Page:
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      MAIL   Tony@lathes.co.uk
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      Quality Engineering & Mfg. Lathe

      Looking not unlike the American Goodell-Pratt, the seldom-found "Quality Engineering & Manufacturing" lathe was made in Melbourne, Australia. Of unknown date, but probably from the early 1920s, its centre height was approximately 3.5-inches and its between-centres' capacity around 12 inches. A simple plain-turning machine, its bed was flat topped with bevelled edges to guide the carriage, this being moved by a handwheel connected to a leadscrew running down the centre line of the bed. Machined with two T-slots that enabled it to act as a boring table, (just like the early 3.5-inch flat-bed Drummond) the saddle carried a swivelling and height-adjustable T-slotted tool slide that socketed into a split and cross-clamped hole bored into its front face - this element of the design resembling that used on the Drummond Round Bed. Although no micrometer dial was fitted to the tool-slide's feed screw, the designer had taken the precaution of providing a stepped-out support bracket with a small diameter extension tube, these features allowing the slide to have a useful extra inch or so of travel.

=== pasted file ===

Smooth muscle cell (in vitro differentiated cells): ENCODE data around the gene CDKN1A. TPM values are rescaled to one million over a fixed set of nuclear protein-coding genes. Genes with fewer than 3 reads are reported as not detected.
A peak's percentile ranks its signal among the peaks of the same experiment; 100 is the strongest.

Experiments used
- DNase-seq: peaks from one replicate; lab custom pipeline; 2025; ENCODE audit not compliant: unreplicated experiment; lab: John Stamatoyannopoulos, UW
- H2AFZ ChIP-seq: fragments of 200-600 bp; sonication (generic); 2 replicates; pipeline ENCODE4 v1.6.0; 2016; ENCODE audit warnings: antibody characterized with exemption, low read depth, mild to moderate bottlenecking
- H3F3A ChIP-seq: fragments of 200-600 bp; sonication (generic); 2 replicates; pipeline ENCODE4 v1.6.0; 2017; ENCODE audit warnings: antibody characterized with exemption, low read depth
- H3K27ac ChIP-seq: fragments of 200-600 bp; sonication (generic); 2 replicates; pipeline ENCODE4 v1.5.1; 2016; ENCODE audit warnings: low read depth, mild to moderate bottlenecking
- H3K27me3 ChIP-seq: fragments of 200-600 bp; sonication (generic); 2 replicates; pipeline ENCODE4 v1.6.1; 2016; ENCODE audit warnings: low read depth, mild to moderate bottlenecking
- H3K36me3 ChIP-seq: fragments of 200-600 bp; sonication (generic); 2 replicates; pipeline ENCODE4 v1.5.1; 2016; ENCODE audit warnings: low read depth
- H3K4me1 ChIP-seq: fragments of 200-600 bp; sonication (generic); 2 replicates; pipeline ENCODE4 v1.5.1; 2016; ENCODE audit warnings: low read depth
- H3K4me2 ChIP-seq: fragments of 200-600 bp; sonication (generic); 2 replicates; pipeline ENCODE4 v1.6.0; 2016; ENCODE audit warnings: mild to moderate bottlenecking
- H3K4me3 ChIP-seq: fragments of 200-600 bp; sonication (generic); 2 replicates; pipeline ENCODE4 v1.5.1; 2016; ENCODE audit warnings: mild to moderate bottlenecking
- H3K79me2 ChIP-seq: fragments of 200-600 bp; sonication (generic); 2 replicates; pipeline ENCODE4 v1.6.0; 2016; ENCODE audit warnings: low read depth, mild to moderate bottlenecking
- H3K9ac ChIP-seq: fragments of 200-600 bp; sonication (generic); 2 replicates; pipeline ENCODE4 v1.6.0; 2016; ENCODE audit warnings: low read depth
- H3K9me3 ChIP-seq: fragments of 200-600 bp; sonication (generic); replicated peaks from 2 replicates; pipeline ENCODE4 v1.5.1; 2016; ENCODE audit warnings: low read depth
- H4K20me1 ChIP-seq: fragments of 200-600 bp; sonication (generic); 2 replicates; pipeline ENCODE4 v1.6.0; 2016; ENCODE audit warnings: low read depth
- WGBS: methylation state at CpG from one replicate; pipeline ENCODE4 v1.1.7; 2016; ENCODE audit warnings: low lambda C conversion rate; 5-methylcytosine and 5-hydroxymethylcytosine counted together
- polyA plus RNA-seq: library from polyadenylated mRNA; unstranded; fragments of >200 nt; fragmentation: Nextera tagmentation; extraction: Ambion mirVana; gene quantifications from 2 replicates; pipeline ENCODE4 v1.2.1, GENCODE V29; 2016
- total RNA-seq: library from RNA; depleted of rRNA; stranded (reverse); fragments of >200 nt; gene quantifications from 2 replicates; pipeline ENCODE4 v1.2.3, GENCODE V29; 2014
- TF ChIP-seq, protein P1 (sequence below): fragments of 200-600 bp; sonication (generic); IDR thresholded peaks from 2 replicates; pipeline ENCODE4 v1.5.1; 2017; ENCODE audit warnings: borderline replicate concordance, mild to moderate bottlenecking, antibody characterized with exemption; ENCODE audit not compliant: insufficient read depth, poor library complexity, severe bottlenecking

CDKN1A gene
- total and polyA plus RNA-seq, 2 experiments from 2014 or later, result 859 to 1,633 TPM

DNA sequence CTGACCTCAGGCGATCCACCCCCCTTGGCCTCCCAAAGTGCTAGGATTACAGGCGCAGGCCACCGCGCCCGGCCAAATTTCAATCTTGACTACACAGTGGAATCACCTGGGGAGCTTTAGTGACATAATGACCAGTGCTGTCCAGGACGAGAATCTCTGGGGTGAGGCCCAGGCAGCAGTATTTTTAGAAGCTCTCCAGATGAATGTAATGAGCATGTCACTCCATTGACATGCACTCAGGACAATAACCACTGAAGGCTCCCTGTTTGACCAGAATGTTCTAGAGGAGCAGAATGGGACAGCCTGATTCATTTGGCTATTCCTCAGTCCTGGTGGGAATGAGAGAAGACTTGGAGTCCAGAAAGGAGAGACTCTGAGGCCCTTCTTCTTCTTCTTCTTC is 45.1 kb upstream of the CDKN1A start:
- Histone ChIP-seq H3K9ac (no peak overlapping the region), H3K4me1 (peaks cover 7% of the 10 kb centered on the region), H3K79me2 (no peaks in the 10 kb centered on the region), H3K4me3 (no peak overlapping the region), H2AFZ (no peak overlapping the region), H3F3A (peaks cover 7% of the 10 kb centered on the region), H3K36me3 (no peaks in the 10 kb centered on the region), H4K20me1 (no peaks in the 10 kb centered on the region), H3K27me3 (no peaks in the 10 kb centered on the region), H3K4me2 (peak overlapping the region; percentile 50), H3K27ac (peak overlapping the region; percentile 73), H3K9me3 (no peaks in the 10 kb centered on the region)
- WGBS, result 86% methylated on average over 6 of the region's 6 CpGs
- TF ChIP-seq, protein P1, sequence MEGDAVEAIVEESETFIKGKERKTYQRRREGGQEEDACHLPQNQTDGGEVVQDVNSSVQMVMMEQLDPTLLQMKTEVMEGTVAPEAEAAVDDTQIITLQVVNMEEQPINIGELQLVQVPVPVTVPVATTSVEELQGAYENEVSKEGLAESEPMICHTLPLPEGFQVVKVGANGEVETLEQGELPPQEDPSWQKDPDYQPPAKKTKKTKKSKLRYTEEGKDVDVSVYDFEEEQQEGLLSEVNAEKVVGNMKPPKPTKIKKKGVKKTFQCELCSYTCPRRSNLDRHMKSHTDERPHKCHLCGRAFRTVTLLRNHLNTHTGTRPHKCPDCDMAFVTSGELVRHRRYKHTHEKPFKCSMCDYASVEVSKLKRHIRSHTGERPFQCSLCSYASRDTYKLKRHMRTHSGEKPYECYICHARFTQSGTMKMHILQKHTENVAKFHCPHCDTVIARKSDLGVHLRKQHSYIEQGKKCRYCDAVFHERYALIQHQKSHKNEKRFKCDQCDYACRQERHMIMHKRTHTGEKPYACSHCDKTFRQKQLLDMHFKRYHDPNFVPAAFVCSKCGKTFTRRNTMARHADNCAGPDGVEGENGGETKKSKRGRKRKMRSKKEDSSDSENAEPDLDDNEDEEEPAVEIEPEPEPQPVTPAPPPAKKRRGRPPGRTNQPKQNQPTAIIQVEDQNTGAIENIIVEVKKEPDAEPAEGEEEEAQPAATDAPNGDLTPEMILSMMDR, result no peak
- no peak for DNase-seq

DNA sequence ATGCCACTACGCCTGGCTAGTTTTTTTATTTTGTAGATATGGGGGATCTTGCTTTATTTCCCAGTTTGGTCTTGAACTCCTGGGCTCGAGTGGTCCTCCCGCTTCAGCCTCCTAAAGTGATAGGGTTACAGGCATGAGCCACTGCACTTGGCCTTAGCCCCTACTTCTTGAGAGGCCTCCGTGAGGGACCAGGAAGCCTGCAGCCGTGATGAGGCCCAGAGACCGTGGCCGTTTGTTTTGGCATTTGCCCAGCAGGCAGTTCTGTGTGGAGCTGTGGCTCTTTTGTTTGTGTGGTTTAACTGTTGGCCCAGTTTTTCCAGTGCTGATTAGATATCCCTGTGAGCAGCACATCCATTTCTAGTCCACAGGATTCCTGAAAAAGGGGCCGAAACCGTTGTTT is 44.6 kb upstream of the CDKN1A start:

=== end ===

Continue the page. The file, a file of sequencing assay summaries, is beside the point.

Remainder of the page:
Of the plain type the headstock bearings were not the cheap, split-with-clamp type that might have been expected but possibly ones with some sort of longitudinal axis screw adjustment; two locking rings were fitted to the outboard end of the spindle to allow the end float to be set.
      No doubt adequate for its task, the tailstock was of the simplest possible kind with its screw-fed barrel guided by a keyway and locked by a crude T-handled thread that bore directly against it.
      Should any reader have another machine by this maker, the writer would be interest to hear from you

      MAIL   Tony@lathes.co.uk
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      Quality Engineering & Mfg. Lathe
      - a developed copy of the South Bend 9-inch -
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